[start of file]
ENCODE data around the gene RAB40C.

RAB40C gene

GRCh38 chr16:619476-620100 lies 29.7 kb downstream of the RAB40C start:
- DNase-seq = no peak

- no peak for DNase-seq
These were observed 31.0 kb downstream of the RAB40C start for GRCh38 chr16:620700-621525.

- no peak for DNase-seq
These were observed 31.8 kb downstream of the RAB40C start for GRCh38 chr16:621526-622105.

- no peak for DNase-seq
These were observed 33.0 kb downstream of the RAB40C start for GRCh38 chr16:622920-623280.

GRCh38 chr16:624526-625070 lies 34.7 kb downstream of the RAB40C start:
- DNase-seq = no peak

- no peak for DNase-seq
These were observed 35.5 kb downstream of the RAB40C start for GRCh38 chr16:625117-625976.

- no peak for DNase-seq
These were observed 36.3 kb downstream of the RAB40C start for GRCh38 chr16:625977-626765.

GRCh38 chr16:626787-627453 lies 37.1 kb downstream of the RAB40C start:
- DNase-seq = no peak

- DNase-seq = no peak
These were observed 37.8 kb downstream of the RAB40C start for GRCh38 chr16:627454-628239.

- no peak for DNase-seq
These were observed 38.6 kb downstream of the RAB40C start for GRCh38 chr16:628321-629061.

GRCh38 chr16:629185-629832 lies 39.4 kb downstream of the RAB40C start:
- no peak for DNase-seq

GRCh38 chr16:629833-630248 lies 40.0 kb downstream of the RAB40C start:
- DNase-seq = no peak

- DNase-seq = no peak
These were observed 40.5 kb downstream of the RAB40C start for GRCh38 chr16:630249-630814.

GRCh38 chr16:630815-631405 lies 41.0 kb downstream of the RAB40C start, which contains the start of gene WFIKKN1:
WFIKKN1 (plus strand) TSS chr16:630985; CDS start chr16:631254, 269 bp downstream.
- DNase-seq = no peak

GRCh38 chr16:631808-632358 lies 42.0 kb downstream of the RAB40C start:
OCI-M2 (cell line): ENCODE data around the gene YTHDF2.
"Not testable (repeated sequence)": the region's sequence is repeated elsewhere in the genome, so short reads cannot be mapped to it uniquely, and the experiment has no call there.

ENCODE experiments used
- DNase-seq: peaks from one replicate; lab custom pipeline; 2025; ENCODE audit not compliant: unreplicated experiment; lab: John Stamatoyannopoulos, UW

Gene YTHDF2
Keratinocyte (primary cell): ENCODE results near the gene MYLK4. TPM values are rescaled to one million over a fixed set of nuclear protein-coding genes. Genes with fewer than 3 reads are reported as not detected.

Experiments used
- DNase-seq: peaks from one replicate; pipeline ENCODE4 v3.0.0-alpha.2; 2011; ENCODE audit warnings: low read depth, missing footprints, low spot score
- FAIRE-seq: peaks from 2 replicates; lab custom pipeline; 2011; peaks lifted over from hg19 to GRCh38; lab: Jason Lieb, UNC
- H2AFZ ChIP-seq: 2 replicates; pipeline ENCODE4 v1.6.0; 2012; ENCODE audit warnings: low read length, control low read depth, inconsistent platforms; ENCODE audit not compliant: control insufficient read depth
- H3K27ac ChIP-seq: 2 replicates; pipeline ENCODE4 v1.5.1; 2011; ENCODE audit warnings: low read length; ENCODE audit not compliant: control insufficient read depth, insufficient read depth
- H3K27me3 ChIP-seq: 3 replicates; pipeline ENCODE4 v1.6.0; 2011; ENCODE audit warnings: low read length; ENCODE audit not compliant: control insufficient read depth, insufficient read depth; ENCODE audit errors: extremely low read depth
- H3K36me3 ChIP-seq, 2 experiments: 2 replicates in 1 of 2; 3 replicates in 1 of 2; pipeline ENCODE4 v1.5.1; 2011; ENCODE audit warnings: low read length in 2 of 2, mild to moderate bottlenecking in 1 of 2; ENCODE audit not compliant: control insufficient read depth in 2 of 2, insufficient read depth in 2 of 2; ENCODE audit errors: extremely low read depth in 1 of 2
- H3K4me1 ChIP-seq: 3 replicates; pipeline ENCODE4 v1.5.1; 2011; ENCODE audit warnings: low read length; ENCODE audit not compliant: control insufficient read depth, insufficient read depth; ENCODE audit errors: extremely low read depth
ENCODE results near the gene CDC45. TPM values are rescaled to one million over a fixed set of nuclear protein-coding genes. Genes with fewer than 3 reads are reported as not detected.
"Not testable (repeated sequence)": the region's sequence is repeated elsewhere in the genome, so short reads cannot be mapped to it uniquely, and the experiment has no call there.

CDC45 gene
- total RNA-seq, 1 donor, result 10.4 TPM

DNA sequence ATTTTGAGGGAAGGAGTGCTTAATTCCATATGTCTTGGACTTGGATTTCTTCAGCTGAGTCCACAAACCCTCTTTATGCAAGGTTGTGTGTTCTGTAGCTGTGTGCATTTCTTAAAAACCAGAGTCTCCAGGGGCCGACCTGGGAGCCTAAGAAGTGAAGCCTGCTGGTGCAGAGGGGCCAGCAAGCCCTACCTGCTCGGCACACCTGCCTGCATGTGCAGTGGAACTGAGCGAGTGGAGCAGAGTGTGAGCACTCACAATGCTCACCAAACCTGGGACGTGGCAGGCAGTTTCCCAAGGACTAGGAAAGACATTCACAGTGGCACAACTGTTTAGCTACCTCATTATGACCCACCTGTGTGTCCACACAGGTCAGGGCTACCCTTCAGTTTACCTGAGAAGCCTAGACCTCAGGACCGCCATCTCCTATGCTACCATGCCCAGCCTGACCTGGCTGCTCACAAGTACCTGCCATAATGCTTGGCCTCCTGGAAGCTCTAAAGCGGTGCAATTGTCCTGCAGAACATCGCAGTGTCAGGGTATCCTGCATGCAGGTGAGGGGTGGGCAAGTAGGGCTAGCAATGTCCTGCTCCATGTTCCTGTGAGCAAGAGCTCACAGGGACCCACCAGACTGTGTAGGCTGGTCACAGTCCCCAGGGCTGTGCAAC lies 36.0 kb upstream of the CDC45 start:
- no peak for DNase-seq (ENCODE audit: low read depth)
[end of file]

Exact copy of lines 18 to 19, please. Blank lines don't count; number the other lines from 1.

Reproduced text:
- DNase-seq = no peak

- DNase-seq = no peak